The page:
SCHOLARS OFTEN ORGANIZE the medieval literature of Western Europe into three major cycles: the Matter of Britain, about King Arthur and his associates; the Matter of France, about Charlemagne and his confr√®res; and the Matter of Rome, about Roman (and occasionally Greek) history and mythology. 

Then, after exploring the novel, its predecessors, and the process by which I arrived at it, Guynes reaches the heart of his thesis:

The Iron Dragon’s Mother is explicitly concerned with the American contexts of fantasy, with the very question of how to write in a genre that (arguably) depends upon the depth and autochthony of myth while feeling as many white Americans do, not unproblematically, that they have no culture, no myth, no history beyond, for example, family stories of relatively recent immigration to the United States.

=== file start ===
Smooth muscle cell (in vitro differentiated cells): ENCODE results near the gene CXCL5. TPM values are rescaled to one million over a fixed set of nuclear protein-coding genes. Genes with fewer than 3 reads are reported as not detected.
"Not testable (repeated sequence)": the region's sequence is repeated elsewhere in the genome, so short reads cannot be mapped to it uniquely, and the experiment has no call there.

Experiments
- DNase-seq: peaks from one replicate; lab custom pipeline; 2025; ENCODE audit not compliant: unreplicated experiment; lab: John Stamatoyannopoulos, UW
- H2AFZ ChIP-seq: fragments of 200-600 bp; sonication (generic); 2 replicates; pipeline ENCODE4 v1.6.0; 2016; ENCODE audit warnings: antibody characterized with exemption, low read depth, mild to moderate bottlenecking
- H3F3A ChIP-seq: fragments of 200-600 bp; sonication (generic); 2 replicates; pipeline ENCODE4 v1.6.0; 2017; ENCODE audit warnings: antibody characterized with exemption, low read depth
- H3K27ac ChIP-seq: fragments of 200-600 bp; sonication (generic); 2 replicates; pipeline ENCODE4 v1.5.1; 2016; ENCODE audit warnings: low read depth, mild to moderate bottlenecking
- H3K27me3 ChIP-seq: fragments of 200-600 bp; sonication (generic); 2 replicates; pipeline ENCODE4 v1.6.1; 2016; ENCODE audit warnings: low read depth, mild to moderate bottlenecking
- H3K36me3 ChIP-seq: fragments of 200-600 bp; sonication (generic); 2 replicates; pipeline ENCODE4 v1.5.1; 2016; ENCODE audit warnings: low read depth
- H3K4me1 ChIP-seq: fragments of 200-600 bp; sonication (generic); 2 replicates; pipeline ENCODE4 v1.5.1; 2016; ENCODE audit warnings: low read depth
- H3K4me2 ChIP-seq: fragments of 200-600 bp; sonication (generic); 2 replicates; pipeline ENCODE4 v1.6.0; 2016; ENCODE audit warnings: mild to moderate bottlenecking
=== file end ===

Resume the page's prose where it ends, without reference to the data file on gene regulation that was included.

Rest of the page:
And of course he goes on from there, but now I've told you enough for you to know if you're interested in reading the entirety of the essay.

It is perhaps doing this very thoughtful essay a violence to end by suggesting that part of it would make quite a charming blurb. But I cannot resist. Here it is:

The Iron Dragon’s Mother is gleefully unreliable, offering the happiest ending to his Faerie trilogy possible — one with little death, an empowered protagonist, and a playful revelation. But only if you don’t think too hard about it.